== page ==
"The State of The World" Number 42
Complete Index Of All Issues
The Ancient History Of Bread Making
The history of bread making is most ancient. It almost certainly began not long after the gathering of wild grain. That would have occurred in the area where mankind itself originated - in the fertile, well-watered regions from the Nile River and delta in Egypt to the Tigris and Euphrates Rivers valley in what is today Iraq.
From there, bread-making spread in all directions around the world where it became not only a staple of life, but often a revered part of life as well e.g. long loaves of bread were sometimes referred to as "the staff of life."
The earliest bread would have been little more than a dried porridge-like dish, but this changed when natural yeast in the air united with the flour and water to begin a fermentation process that caused the bread to rise (the fermentation of grape juice was discovered in the same way). Although the ancient peoples didn't understand the science, they made widespread use of it in their bread making from that time on.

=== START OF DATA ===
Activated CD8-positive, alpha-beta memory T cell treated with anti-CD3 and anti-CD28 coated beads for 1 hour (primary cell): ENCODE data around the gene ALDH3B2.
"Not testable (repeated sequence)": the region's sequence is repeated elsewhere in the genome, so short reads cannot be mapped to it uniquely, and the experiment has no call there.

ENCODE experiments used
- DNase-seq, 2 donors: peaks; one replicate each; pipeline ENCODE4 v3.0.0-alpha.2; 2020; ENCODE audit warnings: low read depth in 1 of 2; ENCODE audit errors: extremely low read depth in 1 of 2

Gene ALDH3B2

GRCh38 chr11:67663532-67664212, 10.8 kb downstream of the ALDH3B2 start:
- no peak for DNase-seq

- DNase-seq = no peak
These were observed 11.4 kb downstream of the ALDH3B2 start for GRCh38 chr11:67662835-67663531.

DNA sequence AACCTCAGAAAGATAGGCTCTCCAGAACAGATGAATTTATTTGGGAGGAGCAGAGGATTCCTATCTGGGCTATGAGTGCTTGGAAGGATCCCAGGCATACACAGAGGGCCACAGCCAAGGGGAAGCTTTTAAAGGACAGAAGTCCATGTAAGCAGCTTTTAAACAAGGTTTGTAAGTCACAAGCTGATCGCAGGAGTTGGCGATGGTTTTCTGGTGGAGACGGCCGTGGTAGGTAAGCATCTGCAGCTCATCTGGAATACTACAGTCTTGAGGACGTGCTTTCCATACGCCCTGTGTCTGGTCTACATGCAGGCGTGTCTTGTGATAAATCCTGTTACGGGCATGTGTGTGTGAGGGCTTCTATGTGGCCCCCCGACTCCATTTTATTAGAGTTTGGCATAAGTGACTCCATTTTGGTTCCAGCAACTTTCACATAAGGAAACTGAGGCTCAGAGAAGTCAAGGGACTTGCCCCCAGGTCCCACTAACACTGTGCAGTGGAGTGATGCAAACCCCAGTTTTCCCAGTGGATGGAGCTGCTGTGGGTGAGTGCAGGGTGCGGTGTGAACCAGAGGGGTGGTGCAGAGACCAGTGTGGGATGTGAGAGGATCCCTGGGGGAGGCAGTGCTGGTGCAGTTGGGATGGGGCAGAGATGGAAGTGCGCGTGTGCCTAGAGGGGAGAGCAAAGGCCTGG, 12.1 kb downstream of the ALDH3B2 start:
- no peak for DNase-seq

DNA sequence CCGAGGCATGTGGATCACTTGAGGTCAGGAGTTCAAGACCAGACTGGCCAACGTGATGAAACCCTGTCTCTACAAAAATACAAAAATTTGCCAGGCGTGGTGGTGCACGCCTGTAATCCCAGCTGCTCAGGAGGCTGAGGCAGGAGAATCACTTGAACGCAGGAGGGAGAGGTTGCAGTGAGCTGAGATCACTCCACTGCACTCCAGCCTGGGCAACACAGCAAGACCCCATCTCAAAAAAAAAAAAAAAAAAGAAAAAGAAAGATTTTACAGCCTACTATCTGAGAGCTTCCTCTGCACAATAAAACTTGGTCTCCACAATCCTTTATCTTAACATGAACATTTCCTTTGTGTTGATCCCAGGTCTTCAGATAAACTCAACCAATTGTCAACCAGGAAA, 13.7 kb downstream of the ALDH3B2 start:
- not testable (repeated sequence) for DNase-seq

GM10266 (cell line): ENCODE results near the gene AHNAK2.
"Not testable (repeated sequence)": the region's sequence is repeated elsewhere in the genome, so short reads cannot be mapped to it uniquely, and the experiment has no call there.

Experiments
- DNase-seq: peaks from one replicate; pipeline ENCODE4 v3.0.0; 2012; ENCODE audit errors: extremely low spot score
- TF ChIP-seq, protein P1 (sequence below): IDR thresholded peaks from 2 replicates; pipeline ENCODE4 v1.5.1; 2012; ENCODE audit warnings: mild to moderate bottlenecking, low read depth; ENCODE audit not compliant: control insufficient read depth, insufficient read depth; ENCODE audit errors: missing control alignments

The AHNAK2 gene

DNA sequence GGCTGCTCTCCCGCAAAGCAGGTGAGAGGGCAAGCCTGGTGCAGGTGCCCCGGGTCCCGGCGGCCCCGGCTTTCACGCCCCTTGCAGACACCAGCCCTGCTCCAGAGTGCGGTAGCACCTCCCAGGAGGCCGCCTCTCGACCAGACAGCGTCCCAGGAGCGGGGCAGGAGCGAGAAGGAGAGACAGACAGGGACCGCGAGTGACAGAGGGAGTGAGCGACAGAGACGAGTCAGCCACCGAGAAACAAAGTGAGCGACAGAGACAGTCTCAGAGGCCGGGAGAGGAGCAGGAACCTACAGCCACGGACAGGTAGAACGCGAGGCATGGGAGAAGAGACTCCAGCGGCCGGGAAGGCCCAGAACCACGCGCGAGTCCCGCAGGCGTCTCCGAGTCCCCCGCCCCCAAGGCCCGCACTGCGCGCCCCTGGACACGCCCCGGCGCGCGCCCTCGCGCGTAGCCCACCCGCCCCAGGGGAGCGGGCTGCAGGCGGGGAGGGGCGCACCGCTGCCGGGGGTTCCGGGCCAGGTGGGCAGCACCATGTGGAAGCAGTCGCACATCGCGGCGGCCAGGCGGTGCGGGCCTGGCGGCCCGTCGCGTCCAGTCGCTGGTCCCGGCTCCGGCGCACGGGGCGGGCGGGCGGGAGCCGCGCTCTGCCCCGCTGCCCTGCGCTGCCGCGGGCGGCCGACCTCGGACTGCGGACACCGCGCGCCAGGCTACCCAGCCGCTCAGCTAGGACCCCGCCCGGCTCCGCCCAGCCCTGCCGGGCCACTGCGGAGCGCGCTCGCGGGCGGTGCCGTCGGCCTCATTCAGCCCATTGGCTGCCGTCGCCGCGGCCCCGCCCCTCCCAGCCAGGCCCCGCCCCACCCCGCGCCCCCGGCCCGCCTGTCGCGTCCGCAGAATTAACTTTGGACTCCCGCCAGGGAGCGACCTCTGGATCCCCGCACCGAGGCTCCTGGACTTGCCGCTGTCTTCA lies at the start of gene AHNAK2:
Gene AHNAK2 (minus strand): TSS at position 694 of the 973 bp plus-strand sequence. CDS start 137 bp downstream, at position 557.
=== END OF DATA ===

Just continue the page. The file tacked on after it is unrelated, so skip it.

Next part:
The ancient Egyptians were the first-documented to control the process of making bread. Although they didn't understand what yeast was, they kept raw pieces of a previous batch and mixed it in with the next baking. An ancient Egyptian bread oven is shown in the illustration below).
The ancient Greeks and Romans transformed bread making into as much an art as a science. They both also developed many confectionery varieties of bread, often times of a particular brand that became identified with a specific city. During the height of the Roman Empire, there were hundreds of "pastry" (sweetened breads) makers in Rome alone.
The first documented Bakers Guild was formed by the Romans. A Guild was typically an association of bakers, farmers, millers and others (even musicians; the illustration below shows ancient Greek bread-makers working to the sound of musical accompaniment - much like many offices and factories do today) who were directly involved in the bread industry.
Bread remains an important part of the diet of worldwide humanity today. Wheat is still the primary grain from which bread is made, but many other grains (e.g. barley, rye, maize, oats, sorghum, millet, rice) are now, or still (many bread manufacturers produce their version of "ancient grains" bread), used.